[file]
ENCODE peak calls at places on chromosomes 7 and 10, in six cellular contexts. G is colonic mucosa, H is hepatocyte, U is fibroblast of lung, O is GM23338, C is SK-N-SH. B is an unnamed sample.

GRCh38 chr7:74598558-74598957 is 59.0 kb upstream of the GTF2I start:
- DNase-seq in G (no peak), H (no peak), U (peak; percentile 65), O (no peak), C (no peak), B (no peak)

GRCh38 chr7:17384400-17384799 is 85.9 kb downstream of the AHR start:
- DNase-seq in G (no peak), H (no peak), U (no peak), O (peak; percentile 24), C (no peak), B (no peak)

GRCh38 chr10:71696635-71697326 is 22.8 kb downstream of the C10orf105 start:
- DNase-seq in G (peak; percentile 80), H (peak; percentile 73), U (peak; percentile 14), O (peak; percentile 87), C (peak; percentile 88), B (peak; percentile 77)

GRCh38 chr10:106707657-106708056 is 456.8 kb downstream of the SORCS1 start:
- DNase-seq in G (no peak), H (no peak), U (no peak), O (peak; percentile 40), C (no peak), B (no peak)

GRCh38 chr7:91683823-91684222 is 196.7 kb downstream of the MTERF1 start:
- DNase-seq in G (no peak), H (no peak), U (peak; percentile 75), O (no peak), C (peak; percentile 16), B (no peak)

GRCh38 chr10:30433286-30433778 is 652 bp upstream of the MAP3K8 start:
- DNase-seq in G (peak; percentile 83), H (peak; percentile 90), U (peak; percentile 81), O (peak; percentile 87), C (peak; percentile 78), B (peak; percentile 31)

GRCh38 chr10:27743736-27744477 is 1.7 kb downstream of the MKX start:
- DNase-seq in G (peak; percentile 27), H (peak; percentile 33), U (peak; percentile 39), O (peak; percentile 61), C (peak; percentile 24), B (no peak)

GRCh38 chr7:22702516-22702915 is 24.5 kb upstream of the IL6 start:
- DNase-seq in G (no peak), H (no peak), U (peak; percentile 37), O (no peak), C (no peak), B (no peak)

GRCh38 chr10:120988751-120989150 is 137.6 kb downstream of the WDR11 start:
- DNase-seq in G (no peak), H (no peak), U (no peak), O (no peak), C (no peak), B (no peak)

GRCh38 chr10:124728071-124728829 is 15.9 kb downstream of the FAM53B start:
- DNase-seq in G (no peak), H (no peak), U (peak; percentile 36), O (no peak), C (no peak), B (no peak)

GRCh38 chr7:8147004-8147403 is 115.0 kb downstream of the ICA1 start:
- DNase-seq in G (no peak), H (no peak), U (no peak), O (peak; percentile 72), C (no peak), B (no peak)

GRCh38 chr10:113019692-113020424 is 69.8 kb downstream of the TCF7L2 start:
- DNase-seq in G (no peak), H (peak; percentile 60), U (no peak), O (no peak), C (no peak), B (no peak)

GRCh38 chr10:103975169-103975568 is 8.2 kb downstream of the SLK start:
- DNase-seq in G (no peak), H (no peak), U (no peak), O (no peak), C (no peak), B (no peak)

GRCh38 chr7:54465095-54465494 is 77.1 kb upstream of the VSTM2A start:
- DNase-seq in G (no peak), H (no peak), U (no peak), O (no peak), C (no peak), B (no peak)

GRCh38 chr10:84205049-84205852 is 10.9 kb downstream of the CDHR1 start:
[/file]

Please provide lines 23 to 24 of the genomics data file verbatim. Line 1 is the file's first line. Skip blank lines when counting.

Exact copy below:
- DNase-seq in G (no peak), H (no peak), U (no peak), O (peak; percentile 72), C (no peak), B (no peak)

GRCh38 chr10:113019692-113020424 is 69.8 kb downstream of the TCF7L2 start: